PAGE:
Any loss or downtime of these valuable assets makes the industry less viable and productive.
Dr Guillermo Rein of Imperial’s department of mechanical engineering, said: ‘Fires are a problem for the industry, impacting on energy production, economic output and emitting toxic fumes.
This could cast a shadow over the industry’s green credentials.
‘Worryingly our report shows that fire may be a bigger problem than what is currently reported. Our research outlines a number of strategies that can be adopted by the industry to make these turbines safer and more fire resistant in the future.’
Wind turbines catch fire because highly flammable materials such as hydraulic oil and plastics are in close proximity to machinery and electrical wires.
These can ignite a fire if they overheat or are faulty. Lots of oxygen, in the form of high winds, can quickly fan a fire inside a turbine, the paper found.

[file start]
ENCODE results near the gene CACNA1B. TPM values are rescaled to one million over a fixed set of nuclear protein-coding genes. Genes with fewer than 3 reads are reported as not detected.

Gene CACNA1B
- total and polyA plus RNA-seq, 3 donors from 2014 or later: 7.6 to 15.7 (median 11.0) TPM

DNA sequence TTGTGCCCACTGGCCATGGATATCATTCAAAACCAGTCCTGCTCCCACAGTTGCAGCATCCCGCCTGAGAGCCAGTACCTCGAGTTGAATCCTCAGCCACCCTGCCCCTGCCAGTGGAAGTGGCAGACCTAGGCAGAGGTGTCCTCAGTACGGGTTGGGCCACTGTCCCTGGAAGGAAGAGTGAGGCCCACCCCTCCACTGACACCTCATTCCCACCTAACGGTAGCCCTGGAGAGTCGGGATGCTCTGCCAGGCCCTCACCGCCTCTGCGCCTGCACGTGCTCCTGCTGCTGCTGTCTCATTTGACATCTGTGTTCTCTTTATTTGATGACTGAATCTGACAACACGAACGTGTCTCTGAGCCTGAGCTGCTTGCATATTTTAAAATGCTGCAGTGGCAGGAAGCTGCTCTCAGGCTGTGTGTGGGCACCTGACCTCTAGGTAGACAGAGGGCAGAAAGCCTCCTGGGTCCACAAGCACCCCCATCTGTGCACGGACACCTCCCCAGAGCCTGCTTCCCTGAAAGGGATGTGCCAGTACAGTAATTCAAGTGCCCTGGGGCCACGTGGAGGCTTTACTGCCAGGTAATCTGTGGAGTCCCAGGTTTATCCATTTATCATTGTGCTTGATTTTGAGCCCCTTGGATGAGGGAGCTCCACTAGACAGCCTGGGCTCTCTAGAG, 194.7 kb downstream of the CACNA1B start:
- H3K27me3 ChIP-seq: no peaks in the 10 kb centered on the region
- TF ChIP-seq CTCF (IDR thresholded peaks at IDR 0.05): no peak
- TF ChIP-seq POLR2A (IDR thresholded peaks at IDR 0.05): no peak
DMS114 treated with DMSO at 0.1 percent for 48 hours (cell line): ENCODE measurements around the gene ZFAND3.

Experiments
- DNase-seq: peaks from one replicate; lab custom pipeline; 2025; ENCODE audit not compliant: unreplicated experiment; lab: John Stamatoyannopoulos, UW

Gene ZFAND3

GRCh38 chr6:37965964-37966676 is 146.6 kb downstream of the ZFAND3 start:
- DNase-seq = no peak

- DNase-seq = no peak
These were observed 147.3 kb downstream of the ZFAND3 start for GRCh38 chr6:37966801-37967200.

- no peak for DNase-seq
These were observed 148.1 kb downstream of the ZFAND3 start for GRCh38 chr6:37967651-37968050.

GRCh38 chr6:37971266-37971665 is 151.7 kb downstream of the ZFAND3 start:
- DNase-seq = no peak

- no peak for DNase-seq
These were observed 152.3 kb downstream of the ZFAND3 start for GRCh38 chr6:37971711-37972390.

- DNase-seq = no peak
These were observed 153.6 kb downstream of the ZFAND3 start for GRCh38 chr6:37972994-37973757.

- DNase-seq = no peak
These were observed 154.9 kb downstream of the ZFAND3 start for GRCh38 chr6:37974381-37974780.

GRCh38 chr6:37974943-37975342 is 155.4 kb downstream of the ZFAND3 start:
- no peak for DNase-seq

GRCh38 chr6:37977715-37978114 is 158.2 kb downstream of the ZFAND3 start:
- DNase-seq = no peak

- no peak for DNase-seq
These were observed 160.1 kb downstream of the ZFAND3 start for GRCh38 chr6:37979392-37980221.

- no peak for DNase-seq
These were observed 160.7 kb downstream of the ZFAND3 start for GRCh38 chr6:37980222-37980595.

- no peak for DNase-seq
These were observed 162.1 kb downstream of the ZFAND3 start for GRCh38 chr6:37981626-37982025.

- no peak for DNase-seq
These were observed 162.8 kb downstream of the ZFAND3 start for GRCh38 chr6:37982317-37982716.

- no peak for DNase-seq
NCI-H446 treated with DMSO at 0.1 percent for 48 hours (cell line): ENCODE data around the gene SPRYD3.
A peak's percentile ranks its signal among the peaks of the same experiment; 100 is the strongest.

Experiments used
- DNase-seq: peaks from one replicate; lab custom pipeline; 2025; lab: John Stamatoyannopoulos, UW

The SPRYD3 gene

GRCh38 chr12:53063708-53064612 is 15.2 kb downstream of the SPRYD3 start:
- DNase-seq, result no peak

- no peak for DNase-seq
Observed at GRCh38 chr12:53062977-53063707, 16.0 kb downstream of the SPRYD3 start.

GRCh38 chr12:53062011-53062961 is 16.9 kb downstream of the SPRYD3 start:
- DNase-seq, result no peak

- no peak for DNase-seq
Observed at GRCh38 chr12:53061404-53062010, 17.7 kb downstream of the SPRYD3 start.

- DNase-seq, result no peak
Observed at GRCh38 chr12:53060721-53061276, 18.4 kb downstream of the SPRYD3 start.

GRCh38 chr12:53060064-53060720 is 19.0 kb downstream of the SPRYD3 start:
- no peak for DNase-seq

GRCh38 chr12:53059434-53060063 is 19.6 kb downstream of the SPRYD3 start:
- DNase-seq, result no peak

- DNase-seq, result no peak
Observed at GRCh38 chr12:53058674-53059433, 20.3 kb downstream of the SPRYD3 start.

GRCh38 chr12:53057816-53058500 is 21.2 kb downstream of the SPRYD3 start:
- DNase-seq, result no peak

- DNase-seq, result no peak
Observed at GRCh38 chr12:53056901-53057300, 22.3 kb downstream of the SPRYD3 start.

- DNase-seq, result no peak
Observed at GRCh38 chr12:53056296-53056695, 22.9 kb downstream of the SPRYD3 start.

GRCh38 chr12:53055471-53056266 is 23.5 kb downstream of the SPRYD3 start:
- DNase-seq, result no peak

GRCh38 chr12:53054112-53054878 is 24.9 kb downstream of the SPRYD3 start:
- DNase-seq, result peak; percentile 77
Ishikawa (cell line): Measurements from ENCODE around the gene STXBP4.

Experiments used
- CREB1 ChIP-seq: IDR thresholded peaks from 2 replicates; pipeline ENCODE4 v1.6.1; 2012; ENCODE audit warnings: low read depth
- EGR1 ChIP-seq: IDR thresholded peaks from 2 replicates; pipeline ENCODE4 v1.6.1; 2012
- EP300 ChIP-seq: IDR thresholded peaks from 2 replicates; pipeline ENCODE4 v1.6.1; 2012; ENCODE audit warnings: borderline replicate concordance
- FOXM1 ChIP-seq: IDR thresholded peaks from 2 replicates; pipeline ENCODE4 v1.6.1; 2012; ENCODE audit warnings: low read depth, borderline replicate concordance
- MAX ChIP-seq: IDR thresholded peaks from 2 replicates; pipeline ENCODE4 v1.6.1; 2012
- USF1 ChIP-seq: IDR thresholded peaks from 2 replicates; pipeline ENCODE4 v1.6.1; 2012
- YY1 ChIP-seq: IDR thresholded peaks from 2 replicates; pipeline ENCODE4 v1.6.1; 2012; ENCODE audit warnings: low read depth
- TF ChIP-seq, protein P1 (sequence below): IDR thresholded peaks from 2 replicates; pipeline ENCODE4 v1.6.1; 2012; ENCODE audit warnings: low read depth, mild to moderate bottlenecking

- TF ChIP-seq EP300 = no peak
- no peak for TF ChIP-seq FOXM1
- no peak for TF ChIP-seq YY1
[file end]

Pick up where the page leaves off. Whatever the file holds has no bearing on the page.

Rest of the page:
It contradicts the findings of a report into the wind industry, commissioned by the Health and Safety Executive in 2013, which concluded that the safety risks associated with wind turbines are very low.
The wind industry last night questioned the validity of the new research.
Chris Streatfeild, of Renewable UK which represents wind firms, said: ‘The industry would challenge a number of the assumptions made in the report, including the questionable reliability of the data sources and a failure to understand the safety and integrity standards for fire safety that are standard practice in any large wind turbine.
‘Wind turbines are designed to international standards to meet mandatory health and safety standards including fire safety risks.
‘The industry remains committed to promoting a safe environment for its workers and the public, and no member of the public has ever been injured by a wind turbine in the UK.’